Emily Nemens, a co-editor of The Southern Review, seems agnostic and omnivorous when it comes to narrative mediums. In addition to publishing poetry, fiction and essays, she is a prolific illustrator who has amassed a large following on Tumblr for her watercolor portraits of women serving in Congress.
She will now take on a more prominent role in American letters. On Thursday, she was named the new editor of The Paris Review, one of the most prestigious literary magazines in the United States.
Ms. Nemens, who lives in Baton Rouge, La., and has been a co-editor of The Southern Review since 2013, is a surprising choice for a publication so closely tied to the New York literary world. She takes the helm at a challenging moment in the journal’s history, several months after its previous editor, Lorin Stein, resigned under a cloud of sexual harassment allegations.
Ms. Nemens’s eclectic taste and creative ambitions proved to be a draw for the Paris Review board, which chose Ms. Nemens over a pool of candidates better known in New York’s literary circles. Ms. Nemens will begin her new job on June 1.
“Her literary tastes, her accomplishments, the combination of her work ethic and her sense of collaboration — both with her writers and her staff — make her a really unique package of talent,” said Akash Shah, a Paris Review board member who led the search for a new editor. “This is someone who is on a steep trajectory, and The Paris Review is going to benefit from that.”
In a statement, the magazine’s publisher, Susannah Hunnewell, cited Ms. Nemens’s “proven track record for finding diverse new voices outside of established networks.”
In an interview, Ms. Nemens, 34, said she hoped to bring “a spirit of collaboration” that will empower the staff. She added that she wanted to continue the quarterly’s relationships with writers it has published in the past while also finding new voices.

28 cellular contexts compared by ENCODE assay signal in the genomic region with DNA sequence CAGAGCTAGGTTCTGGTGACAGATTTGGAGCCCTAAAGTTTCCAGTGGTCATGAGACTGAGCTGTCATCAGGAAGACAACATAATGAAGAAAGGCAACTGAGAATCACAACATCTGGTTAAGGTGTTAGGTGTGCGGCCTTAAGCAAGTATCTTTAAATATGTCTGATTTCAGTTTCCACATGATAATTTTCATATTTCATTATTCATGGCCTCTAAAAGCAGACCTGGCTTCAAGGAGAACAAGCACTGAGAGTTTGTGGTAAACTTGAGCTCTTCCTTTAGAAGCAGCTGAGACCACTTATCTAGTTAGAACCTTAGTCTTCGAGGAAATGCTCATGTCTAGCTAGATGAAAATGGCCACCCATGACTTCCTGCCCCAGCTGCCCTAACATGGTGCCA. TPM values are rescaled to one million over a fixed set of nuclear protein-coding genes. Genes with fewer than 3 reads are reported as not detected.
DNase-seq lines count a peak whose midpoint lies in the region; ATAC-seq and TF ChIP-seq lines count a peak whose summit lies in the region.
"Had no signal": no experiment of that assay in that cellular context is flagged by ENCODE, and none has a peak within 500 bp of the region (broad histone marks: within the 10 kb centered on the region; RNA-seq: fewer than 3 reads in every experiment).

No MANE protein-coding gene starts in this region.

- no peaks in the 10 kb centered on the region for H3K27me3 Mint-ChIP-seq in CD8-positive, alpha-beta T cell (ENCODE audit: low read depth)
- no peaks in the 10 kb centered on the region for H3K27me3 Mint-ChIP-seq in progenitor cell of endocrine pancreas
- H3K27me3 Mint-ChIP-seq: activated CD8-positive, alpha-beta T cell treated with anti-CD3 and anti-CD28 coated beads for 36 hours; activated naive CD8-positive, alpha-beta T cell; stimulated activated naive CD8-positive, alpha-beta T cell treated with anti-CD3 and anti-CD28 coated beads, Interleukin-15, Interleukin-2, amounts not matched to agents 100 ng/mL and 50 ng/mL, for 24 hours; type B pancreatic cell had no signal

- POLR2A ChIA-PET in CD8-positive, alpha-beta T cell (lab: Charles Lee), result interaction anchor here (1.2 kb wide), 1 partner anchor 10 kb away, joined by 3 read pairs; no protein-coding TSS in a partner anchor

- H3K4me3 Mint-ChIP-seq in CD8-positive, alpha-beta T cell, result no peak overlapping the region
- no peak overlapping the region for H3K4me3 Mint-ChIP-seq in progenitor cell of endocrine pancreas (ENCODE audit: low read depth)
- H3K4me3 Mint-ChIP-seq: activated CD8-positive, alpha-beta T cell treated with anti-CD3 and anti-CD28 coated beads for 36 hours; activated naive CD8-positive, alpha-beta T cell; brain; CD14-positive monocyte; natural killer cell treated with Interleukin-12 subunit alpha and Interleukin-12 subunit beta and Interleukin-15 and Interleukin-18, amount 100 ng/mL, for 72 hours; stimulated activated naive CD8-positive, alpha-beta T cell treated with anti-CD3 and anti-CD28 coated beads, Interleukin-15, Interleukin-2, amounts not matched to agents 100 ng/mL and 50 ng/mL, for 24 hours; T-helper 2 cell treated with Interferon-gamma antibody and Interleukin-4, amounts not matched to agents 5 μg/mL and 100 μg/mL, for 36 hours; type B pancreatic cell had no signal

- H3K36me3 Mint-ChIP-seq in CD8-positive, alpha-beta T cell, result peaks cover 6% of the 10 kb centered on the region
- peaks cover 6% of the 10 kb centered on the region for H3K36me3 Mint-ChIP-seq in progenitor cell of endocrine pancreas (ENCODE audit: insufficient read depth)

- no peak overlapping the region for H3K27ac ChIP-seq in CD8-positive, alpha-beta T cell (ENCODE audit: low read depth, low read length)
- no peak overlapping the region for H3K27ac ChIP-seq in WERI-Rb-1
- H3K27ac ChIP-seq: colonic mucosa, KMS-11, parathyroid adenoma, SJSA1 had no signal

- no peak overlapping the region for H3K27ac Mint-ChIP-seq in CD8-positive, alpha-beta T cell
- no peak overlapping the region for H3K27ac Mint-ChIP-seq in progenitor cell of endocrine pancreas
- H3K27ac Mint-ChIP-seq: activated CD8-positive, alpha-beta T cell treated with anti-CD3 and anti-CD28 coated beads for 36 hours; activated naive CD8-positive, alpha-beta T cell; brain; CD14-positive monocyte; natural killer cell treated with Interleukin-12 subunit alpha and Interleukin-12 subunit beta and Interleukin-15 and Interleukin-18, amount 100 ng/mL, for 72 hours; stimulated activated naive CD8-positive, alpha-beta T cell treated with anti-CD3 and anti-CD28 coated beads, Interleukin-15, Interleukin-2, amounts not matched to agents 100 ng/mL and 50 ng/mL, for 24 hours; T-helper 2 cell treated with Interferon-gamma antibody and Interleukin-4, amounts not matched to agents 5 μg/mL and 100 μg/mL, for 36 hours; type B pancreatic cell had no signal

“The meritocratic approach that I’ve had in my editing practice so far, I’ll bring that,” she said.
Despite The Paris Review’s relatively small size — it has 11 full-time staff members and a paid circulation of around 23,000 — it looms large in the publishing world and has played a significant part in shaping American literary culture. Since its founding in 1953, the magazine has helped to start the careers of writers like Jack Kerouac, Edward P. Jones, Philip Roth, Ann Patchett, Adrienne Rich, Lydia Davis and Denis Johnson.
For much of its history, the publication was shaped by the charismatic writer and editor George Plimpton, who co-founded The Paris Review and edited it until his death in 2003. Some people in the literary world fretted that the magazine might not flourish or even survive without him.
He was succeeded by Brigid Hughes, who is now the editor of the journal A Public Space. The journalist Philip Gourevitch took over in 2005 and made his mark by adding more nonfiction to the mix.
Mr. Stein was credited with revitalizing the magazine during his seven years in the job. He championed work by emerging female writers, including Rachel Cusk, Ottessa Moshfegh and Angela Flournoy. His tenure ended abruptly in December, when he resigned amid an internal inquiry into allegations of sexual misconduct and harassment.